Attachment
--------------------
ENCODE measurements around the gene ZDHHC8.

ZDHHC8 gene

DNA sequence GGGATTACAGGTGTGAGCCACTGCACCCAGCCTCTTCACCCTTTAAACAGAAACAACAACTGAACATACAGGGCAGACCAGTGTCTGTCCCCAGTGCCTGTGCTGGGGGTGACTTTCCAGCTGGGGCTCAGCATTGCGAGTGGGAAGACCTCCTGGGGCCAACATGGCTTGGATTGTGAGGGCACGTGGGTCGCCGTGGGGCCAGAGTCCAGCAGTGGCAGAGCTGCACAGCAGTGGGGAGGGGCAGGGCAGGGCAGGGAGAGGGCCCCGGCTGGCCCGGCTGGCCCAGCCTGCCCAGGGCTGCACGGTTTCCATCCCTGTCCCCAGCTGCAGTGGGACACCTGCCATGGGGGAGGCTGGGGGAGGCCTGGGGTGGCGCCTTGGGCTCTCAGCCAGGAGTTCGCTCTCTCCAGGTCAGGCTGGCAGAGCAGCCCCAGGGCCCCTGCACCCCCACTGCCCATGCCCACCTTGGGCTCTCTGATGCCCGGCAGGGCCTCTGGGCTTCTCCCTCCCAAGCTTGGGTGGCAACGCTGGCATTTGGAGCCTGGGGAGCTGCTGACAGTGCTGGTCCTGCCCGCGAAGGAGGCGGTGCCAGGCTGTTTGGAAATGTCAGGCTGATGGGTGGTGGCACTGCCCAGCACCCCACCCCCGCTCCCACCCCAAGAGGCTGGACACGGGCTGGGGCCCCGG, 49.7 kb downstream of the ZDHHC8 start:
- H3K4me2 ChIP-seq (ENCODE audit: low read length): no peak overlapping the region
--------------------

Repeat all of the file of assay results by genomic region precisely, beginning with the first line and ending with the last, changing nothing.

ENCODE measurements around the gene ZDHHC8.

ZDHHC8 gene

DNA sequence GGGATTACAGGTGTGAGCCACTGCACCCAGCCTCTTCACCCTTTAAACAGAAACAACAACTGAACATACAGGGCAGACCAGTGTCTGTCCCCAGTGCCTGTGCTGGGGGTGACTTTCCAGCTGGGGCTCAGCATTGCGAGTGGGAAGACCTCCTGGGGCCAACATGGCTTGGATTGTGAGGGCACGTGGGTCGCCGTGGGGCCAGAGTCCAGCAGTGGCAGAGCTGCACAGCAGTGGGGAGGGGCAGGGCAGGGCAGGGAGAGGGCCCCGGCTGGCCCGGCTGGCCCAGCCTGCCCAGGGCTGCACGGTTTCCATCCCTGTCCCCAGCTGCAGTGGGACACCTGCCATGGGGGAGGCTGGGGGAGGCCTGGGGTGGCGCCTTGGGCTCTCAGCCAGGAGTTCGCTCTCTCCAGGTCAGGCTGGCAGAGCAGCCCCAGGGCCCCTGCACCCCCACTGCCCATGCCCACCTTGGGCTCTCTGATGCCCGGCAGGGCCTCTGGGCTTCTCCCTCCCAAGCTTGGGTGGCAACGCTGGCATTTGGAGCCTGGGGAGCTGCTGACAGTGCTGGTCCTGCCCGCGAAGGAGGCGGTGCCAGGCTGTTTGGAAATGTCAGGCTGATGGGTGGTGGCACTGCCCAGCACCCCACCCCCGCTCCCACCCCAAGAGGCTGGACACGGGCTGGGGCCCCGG, 49.7 kb downstream of the ZDHHC8 start:
- H3K4me2 ChIP-seq (ENCODE audit: low read length): no peak overlapping the region